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A: There are those who suspect Wildflower Center volunteers are the culpable and capable culprits. Yet, others think staff members play some, albeit small, role. You can torture us with your plant questions, but we will never reveal the Green Guru's secret identity.

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Saturday - April 02, 2011

From: Newtown Square, PA
Region: Mid-Atlantic
Topic: Water Gardens
Title: Plant to stabilize a stream bank in PA
Answered by: Anne Bossart

QUESTION:

Native plants to stabilize steep stream bank in semi shade to full shade. Southeastern PA. Thanks

ANSWER:

As you embark on this project you will find this publication from the USDA National Agroforestry Center, Biotechnical Streambank Protection: The use of plants to stabilize streambanks (Agroforestry Note #23, March 2002) a very valuable resource.

Grasses are ideal for the task as they have fibrous root systems which hold the soil well.  Some will grow right up to the water's edge, others will have to be placed further up the slope.  There are also some shrubs, especially willows and dogwoods that can grow in the water at the edge of the stream.

Here are some suggestions; follow the links to detailed information pages to see their exact water and light requirements.

Andropogon glomeratus (Bushy bluestem) grows well in wet areas and prefers full sun.

Andropogon virginicus (Broomsedge bluestem) is recommended for erosion control and grows in part shade.

Carex blanda (Eastern woodland sedge) grows in moist soils in sun, part shade or shade.

Chasmanthium latifolium (Inland sea oats) prefers shade or part shade and moist soils.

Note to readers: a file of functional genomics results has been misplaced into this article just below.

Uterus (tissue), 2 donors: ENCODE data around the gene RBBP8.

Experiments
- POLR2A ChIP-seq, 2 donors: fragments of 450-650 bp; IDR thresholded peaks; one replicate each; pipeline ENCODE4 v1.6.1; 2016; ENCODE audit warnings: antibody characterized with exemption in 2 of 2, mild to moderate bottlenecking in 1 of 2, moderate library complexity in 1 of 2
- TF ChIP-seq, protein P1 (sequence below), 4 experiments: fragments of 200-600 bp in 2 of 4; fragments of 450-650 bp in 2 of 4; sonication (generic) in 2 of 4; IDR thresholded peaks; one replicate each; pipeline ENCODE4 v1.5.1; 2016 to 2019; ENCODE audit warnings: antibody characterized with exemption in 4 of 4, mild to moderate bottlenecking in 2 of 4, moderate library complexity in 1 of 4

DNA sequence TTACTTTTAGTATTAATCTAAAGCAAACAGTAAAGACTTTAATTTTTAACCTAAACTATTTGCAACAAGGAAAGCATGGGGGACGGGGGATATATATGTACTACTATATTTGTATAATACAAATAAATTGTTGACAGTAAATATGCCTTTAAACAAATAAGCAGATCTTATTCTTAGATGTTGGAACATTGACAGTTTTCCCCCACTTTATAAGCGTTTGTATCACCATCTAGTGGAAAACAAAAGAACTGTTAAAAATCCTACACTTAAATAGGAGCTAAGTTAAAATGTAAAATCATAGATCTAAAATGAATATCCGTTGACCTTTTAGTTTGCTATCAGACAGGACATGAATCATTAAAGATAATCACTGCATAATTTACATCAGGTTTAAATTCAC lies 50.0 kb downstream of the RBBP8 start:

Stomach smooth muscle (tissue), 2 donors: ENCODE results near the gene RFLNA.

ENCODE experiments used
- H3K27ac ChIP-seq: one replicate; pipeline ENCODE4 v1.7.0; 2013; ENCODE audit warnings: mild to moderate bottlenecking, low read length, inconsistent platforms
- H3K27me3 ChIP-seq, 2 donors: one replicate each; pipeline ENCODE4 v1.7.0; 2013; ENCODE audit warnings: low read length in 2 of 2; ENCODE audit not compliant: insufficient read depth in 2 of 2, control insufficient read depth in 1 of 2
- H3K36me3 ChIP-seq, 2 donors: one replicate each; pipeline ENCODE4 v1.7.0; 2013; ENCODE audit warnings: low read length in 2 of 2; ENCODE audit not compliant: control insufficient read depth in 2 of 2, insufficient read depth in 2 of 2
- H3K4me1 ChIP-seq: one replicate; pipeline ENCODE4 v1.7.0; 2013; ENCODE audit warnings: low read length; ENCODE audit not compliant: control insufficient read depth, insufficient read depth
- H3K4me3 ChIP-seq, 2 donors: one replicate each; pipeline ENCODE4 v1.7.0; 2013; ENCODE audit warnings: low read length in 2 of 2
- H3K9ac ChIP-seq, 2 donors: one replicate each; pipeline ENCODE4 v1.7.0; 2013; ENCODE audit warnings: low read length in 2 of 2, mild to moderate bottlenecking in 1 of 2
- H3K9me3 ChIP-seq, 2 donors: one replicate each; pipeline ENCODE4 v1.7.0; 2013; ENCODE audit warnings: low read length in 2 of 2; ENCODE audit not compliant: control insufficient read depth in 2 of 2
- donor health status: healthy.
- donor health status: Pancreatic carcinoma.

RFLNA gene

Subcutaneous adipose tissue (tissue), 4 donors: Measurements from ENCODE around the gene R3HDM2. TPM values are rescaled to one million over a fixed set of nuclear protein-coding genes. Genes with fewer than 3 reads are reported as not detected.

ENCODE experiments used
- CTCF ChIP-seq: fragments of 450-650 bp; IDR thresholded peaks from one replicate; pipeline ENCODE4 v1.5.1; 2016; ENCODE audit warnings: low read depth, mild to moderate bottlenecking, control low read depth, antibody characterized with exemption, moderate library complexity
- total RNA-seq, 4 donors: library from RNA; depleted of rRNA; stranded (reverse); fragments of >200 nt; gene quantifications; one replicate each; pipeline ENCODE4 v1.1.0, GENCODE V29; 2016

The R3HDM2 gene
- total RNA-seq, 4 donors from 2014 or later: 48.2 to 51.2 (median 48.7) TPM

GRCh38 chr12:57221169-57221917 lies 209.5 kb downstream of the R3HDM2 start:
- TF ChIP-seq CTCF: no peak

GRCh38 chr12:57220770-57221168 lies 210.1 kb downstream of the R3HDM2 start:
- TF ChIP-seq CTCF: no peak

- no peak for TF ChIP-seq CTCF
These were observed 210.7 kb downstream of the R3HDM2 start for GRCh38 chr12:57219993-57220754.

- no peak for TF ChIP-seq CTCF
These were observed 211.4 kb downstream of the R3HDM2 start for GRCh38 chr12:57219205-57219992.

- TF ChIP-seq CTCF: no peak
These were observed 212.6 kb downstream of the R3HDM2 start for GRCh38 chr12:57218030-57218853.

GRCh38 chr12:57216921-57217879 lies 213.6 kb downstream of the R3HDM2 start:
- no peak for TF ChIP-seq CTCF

Panicum virgatum (Switchgrass) grows along streambanks in sun or part shade.

Tripsacum dactyloides (Eastern gamagrass) likes part shade and grows in moist areas or along streambanks.

Cephalanthus occidentalis (Common buttonbush) grows in moist areas and will grow in standing water in shade or part shade.

Salix humilis (Prairie willow) grows in sun along streambanks.

Salix nigra (Black willow) grows in sun, part shade and shade along streambanks.

Sambucus nigra ssp. canadensis (Common elderberry) grows in part shade and is good for erosion control in moist areas.

Alnus serrulata (Hazel alder) grows in sun, part shade and shade on stream banks and other wet areas.

Spiraea alba (White meadowsweet) grows in sun, part shade and shade in swamps, wet meadows and shorelines.

Cornus racemosa (Gray dogwood) grows in sun, part shade or shade in thickets, river bank woods; wet to dry, low, open areas

Cornus sericea (Redosier dogwood) grows in part shade on river banks, lake shores in wooded or open, wet areas.

Here are some photos from our Image gallery:


Andropogon glomeratus

Andropogon virginicus

Carex blanda

Chasmanthium latifolium

Panicum virgatum

Tripsacum dactyloides

Cephalanthus occidentalis

Salix humilis

Salix nigra

Sambucus nigra ssp. canadensis

Alnus serrulata

Spiraea alba

Cornus racemosa

Cornus sericea

 


 

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